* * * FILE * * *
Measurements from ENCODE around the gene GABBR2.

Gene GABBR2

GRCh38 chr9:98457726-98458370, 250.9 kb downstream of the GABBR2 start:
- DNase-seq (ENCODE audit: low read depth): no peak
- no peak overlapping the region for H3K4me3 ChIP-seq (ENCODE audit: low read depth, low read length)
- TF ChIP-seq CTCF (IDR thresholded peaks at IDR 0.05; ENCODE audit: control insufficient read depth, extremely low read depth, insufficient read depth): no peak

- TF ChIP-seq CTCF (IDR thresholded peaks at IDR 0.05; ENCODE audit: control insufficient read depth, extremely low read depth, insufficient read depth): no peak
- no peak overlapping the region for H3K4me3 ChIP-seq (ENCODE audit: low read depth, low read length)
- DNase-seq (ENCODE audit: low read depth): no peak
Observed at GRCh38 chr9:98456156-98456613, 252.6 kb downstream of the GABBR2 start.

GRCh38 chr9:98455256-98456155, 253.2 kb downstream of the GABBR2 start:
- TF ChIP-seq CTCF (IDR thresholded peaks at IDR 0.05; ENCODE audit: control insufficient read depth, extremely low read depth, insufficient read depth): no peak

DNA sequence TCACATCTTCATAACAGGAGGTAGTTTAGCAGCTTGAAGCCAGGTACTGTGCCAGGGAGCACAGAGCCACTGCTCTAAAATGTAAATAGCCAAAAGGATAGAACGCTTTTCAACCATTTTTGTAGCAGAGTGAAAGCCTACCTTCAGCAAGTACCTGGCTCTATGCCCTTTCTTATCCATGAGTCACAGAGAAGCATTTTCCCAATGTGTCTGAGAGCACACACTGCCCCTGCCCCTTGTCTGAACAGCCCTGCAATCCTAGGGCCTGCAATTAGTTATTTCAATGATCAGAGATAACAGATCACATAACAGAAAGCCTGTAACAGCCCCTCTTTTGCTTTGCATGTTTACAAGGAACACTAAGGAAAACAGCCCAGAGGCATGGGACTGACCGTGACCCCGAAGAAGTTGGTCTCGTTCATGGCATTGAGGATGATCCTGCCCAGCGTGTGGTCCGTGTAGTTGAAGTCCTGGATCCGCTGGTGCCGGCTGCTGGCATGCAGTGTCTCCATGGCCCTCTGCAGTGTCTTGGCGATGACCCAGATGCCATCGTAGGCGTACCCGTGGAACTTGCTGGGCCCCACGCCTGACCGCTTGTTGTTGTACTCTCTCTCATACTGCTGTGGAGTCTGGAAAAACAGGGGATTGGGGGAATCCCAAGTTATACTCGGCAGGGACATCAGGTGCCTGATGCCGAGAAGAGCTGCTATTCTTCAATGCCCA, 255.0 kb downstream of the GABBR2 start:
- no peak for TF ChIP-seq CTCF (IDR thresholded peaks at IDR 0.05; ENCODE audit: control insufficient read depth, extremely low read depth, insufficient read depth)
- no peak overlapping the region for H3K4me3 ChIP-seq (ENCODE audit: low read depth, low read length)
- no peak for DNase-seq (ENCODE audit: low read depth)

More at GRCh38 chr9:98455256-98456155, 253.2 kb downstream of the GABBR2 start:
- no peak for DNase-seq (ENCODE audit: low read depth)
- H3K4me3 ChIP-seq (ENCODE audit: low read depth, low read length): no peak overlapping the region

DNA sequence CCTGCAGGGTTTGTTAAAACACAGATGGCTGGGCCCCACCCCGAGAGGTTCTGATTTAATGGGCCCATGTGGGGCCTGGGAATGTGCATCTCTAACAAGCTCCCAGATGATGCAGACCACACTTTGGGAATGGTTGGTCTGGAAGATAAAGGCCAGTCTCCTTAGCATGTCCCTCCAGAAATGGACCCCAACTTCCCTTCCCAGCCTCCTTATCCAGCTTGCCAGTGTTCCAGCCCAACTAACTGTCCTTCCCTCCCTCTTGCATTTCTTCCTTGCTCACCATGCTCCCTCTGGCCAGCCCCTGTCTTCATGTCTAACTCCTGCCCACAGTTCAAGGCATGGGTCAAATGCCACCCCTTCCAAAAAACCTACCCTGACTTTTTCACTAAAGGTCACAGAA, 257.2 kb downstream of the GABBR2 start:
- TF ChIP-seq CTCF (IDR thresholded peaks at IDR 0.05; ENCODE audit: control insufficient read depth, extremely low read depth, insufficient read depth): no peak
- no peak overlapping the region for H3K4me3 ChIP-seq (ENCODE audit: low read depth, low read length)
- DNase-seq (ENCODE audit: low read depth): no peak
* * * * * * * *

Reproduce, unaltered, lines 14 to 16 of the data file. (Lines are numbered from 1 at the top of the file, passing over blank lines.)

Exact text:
- no peak for TF ChIP-seq CTCF (IDR thresholded peaks at IDR 0.05; ENCODE audit: control insufficient read depth, extremely low read depth, insufficient read depth)
- no peak overlapping the region for H3K4me3 ChIP-seq (ENCODE audit: low read depth, low read length)
- no peak for DNase-seq (ENCODE audit: low read depth)